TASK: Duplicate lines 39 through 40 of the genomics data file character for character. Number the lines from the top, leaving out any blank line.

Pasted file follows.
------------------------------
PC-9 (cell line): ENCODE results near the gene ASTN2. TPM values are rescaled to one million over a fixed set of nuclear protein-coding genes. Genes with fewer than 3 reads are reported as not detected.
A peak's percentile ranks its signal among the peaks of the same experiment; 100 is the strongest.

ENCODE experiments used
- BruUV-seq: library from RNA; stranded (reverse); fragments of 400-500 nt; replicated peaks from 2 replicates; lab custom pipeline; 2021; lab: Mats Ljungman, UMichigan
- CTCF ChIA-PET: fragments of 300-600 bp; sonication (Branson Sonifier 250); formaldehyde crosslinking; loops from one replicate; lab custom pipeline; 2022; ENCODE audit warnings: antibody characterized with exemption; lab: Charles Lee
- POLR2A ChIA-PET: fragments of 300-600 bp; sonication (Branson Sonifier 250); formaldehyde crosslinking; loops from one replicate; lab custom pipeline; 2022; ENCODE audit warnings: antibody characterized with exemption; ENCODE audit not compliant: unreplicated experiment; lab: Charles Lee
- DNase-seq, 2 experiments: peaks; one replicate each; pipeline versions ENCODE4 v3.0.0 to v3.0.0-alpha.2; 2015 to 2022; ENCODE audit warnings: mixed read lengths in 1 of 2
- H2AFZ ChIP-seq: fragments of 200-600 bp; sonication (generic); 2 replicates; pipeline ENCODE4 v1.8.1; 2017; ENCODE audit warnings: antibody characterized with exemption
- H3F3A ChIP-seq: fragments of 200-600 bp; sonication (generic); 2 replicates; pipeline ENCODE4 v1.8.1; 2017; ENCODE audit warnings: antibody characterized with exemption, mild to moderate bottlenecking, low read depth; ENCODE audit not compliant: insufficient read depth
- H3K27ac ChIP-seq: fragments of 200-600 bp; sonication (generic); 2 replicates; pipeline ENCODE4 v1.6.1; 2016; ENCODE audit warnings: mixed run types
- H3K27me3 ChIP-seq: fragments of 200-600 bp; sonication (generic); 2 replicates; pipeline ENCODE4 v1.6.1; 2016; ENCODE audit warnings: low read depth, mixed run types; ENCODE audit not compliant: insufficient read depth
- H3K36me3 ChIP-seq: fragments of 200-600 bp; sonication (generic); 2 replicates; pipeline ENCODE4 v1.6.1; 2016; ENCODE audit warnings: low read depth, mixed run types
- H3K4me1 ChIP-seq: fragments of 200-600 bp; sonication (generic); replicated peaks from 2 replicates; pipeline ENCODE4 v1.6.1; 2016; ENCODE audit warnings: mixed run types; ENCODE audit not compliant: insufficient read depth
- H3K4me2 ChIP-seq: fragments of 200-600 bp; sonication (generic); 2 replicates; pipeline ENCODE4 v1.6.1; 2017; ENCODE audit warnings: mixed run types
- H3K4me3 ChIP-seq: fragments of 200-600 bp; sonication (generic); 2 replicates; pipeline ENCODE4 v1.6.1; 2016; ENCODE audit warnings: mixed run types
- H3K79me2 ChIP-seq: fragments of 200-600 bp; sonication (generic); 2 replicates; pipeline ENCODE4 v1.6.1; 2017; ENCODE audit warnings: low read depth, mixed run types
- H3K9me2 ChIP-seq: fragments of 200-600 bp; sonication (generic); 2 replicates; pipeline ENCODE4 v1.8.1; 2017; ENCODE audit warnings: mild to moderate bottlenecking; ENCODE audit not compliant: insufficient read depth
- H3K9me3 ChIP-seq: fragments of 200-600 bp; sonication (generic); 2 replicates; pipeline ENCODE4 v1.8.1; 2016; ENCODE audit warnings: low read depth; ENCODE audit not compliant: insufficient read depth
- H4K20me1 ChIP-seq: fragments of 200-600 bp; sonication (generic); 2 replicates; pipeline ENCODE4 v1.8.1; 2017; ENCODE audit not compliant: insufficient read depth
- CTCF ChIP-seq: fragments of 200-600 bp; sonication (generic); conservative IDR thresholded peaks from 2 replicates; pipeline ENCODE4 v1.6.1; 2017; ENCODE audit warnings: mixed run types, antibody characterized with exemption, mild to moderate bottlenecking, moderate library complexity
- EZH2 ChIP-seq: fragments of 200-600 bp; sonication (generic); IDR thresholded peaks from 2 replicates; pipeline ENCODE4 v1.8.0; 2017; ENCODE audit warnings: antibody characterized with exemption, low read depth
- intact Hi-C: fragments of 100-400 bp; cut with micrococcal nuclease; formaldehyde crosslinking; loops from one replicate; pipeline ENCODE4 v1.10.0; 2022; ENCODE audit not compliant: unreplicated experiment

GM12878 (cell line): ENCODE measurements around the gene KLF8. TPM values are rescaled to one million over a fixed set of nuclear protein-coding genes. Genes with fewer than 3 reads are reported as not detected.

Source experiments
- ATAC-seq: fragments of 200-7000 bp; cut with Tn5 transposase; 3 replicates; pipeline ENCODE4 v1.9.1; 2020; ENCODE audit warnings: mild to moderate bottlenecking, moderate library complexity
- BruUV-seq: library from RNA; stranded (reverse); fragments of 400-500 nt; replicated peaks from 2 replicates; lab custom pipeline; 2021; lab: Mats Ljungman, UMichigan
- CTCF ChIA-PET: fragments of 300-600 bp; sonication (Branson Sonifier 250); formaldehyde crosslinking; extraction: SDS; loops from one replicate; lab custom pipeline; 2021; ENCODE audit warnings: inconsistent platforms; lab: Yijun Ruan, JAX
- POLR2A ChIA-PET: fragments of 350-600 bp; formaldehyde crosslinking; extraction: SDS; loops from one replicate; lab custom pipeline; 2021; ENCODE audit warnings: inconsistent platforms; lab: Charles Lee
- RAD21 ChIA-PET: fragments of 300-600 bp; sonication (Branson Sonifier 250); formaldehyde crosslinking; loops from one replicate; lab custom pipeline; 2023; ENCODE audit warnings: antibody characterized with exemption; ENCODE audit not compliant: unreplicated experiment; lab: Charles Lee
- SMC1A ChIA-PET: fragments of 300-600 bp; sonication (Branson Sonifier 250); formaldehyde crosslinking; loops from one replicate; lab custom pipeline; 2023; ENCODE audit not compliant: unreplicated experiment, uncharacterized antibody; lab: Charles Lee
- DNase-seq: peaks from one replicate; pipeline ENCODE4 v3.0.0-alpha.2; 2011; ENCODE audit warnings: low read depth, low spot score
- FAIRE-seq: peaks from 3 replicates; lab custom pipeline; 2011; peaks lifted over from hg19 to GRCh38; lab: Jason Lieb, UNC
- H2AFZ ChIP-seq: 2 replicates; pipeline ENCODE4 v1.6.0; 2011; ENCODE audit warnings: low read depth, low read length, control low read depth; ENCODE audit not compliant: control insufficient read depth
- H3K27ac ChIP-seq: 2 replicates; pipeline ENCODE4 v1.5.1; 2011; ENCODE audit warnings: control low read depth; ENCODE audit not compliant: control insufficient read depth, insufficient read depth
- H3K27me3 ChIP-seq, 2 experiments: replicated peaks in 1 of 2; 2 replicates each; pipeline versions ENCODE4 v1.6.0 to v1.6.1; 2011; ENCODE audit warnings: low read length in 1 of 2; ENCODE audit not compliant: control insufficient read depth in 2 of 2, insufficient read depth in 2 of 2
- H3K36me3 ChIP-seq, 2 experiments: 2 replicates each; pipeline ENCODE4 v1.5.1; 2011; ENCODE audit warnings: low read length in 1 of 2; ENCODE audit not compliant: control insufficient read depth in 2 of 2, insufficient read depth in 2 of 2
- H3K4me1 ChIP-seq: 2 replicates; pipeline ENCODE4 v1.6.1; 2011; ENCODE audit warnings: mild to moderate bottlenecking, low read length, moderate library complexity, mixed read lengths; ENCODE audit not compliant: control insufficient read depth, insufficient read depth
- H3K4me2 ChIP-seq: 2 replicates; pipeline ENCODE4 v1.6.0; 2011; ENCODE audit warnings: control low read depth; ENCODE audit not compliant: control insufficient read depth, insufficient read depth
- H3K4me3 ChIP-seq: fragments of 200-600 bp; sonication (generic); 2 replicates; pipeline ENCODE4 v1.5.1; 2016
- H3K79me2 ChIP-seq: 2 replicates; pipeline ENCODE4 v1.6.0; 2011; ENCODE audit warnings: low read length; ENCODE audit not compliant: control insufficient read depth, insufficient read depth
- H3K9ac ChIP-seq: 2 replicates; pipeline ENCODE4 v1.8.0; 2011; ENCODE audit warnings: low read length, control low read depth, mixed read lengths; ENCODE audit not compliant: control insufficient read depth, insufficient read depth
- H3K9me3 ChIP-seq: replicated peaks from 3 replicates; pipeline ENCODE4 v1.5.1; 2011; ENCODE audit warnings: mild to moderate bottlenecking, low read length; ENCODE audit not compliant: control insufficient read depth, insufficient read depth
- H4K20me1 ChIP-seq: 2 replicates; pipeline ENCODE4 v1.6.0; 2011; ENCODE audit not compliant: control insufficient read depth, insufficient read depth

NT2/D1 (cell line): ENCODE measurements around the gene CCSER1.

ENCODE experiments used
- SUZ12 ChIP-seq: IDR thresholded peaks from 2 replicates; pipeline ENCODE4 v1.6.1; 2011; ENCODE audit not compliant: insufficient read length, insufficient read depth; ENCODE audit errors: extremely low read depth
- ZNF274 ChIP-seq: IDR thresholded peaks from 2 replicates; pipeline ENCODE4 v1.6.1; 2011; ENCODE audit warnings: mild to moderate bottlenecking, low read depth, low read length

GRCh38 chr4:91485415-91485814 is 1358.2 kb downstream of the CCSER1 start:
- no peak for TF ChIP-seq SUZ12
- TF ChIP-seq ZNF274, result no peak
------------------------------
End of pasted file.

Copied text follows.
- H3K4me3 ChIP-seq: fragments of 200-600 bp; sonication (generic); 2 replicates; pipeline ENCODE4 v1.5.1; 2016
- H3K79me2 ChIP-seq: 2 replicates; pipeline ENCODE4 v1.6.0; 2011; ENCODE audit warnings: low read length; ENCODE audit not compliant: control insufficient read depth, insufficient read depth